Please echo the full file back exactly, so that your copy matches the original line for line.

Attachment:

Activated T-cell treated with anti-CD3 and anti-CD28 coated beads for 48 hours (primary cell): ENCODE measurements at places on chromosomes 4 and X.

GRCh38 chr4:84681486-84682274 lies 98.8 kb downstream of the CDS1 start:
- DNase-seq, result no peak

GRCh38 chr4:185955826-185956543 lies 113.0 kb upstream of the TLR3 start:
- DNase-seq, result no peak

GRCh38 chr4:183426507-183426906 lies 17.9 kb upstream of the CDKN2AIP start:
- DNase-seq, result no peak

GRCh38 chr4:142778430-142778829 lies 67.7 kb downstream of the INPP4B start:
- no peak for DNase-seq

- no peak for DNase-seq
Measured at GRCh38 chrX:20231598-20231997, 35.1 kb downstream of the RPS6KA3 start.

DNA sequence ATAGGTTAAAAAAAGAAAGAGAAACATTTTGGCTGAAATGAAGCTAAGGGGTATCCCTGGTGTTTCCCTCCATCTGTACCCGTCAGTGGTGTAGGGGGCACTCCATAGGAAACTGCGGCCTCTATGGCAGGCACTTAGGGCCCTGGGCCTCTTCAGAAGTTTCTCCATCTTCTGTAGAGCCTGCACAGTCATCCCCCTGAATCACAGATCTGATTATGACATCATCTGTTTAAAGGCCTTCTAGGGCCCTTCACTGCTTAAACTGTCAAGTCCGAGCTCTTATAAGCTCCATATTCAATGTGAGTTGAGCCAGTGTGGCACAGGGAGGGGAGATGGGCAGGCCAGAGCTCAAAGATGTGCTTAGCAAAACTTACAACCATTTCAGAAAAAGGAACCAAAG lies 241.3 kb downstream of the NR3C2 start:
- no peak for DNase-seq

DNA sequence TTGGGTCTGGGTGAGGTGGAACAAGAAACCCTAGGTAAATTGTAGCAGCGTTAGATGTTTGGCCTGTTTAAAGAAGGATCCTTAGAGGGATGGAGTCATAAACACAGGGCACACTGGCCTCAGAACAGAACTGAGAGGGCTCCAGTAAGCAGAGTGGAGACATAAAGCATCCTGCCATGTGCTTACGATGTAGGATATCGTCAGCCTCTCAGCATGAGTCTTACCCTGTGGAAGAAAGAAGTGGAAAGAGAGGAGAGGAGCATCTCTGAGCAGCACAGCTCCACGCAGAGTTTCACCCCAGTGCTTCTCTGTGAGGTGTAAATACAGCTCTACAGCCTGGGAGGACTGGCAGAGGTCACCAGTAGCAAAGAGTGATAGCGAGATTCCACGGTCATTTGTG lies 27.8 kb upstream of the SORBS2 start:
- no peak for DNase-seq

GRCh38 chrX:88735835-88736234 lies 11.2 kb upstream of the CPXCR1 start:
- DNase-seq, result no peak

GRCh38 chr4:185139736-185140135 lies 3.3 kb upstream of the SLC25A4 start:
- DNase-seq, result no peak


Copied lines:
Activated T-cell treated with anti-CD3 and anti-CD28 coated beads for 48 hours (primary cell): ENCODE measurements at places on chromosomes 4 and X.

GRCh38 chr4:84681486-84682274 lies 98.8 kb downstream of the CDS1 start:
- DNase-seq, result no peak

GRCh38 chr4:185955826-185956543 lies 113.0 kb upstream of the TLR3 start:
- DNase-seq, result no peak

GRCh38 chr4:183426507-183426906 lies 17.9 kb upstream of the CDKN2AIP start:
- DNase-seq, result no peak

GRCh38 chr4:142778430-142778829 lies 67.7 kb downstream of the INPP4B start:
- no peak for DNase-seq

- no peak for DNase-seq
Measured at GRCh38 chrX:20231598-20231997, 35.1 kb downstream of the RPS6KA3 start.

DNA sequence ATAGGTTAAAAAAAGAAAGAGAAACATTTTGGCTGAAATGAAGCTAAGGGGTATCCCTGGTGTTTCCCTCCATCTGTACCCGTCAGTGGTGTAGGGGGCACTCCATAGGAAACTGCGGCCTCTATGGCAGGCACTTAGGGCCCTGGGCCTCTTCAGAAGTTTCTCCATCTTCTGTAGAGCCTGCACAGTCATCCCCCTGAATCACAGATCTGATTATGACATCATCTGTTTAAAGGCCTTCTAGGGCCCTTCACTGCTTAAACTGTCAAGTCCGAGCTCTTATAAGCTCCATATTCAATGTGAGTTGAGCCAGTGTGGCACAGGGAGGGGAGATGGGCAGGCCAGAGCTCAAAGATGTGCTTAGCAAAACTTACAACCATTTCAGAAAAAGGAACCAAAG lies 241.3 kb downstream of the NR3C2 start:
- no peak for DNase-seq

DNA sequence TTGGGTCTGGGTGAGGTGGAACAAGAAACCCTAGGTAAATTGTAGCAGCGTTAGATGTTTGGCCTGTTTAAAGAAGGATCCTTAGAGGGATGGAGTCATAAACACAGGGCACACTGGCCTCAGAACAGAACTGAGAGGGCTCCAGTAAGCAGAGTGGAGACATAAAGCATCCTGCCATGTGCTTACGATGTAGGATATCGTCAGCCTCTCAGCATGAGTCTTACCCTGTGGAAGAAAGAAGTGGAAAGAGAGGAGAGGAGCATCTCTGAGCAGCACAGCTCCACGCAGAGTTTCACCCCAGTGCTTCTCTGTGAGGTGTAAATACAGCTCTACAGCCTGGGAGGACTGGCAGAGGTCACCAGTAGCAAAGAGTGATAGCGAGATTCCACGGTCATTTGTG lies 27.8 kb upstream of the SORBS2 start:
- no peak for DNase-seq

GRCh38 chrX:88735835-88736234 lies 11.2 kb upstream of the CPXCR1 start:
- DNase-seq, result no peak

GRCh38 chr4:185139736-185140135 lies 3.3 kb upstream of the SLC25A4 start:
- DNase-seq, result no peak